Waterloo: Ney Defends Himself (2)


Having now under my command only three divisions, instead of the eight upon which I calculated, I was obliged to renounce the hopes of my victory; and, in spite of all my efforts, notwithstanding the intrepidity and devotion of my troops, I could not do more than maintain myself in my position till the close of the day.

About nine o'clock, the first corps was returned to me by the emperor, to whom it had been of no service. Thus twenty-five or thirty thousand men were absolutely paralyzed, and were idly paraded, during the whole of the battle, from the right to the left, and the left to the right, without firing a shot.

I cannot help suspending these details for a moment, to call your attention to all the melancholy consequences of this false movement, and, in general, of the bad disposition during the whole of the day.

By what fatality, for example, did the emperor, instead of directing all his forces against Lord Wellington, who would have been taken unawares, and could not have resisted, consider this attack as secondary?

How could the emperor, after the passage of the Sambre, conceive it possible to fight two battles on the same day?

It was to oppose forces double ours, and to do what the military men who were witnesses of it can scarcely yet comprehend.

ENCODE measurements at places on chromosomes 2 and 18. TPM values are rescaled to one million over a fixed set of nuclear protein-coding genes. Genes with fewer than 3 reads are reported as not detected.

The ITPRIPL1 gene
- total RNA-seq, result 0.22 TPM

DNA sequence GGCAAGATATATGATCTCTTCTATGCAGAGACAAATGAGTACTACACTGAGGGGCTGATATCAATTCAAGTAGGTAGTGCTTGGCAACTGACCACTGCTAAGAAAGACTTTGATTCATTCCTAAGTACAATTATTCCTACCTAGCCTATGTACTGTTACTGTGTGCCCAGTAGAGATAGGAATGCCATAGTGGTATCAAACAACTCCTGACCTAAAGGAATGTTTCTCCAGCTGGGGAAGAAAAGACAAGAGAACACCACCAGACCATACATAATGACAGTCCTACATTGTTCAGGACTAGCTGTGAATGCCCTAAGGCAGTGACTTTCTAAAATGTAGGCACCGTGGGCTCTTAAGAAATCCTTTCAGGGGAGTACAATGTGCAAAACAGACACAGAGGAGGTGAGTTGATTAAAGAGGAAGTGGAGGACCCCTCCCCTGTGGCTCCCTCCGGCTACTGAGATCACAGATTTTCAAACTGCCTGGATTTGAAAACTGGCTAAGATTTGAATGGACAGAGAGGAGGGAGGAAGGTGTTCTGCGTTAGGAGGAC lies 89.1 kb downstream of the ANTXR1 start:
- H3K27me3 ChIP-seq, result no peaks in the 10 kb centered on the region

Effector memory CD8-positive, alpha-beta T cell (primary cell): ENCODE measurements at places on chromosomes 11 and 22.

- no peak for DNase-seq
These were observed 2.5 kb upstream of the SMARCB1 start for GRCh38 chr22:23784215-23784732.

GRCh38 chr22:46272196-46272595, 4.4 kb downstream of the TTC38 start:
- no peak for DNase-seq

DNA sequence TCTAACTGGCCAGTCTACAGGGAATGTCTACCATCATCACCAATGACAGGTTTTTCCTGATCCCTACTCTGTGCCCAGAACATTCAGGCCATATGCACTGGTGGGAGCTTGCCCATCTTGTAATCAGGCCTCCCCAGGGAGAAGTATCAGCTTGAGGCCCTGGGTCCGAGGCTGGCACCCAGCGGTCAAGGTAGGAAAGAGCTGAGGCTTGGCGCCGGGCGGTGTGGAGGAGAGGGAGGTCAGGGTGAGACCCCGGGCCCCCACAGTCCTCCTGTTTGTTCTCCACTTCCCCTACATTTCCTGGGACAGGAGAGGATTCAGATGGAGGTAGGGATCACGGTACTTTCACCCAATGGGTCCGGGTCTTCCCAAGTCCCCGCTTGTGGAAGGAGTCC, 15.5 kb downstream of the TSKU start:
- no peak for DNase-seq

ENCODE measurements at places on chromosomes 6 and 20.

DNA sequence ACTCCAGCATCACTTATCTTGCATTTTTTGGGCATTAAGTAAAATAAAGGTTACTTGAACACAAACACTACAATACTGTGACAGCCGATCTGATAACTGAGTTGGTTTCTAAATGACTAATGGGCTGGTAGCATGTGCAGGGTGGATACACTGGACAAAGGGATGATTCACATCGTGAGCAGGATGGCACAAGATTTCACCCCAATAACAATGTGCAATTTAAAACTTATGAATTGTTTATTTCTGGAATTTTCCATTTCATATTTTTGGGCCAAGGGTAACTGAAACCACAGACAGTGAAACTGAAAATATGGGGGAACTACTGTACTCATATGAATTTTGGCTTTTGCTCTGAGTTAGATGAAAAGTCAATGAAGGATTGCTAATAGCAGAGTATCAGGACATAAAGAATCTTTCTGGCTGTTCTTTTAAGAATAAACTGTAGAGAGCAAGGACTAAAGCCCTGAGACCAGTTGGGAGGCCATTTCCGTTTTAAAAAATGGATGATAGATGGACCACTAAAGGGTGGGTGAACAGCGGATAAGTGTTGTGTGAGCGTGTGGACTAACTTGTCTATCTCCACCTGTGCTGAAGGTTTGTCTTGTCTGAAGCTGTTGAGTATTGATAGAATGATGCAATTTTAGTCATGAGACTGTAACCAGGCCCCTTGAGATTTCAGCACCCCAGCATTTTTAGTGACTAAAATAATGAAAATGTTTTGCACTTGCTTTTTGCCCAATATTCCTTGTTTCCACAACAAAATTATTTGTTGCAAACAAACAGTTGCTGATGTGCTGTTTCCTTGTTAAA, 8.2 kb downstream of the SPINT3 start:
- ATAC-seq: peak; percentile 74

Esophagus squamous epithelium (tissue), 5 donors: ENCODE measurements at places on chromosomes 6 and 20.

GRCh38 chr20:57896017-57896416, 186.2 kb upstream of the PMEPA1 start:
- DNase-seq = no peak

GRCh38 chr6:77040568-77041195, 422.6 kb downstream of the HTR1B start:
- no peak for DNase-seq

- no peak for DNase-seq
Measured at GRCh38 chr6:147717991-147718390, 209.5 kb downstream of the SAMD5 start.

Instead of this, he had left a corps of observation to watch the Prussians, and marched with his most powerful masses to support me, the English army would undoubtedly have been destroyed between Les Quatre Bras and Gemappe; and that position, which separated the two allied armies, being once in our power, would have afforded the emperor an opportunity of outflanking the right of the Prussians, and of crushing them in their turn.

The general opinion in France, and especially in the army, was, that the emperor would have bent his whole efforts to annihilate first the English army; and circumstances were favourable for the accomplishment of such a project: but fate ordered it otherwise.

On the 17th, the army marched in the direction of Mont St. Jean. On the 18th, the battle commenced at one o'clock, and though the bulletin which details it makes no mention of me, it is not necessary for me to say that I was engaged in it.

Lieutenant-General Count Drouot has already spoken of that battle in the chamber of peers. His narration is accurate, with the exception of some important facts which he has passed over in silence, or of which he was ignorant, and which it is now my duty to disclose.

About seven o'clock in the evening, after the most dreadful carnage which I have ever witnessed, General Labedoyere came to me with a message from the emperor, that Marshal Grouchy had arrived on our right, and attacked the left of the united English and Prussians.


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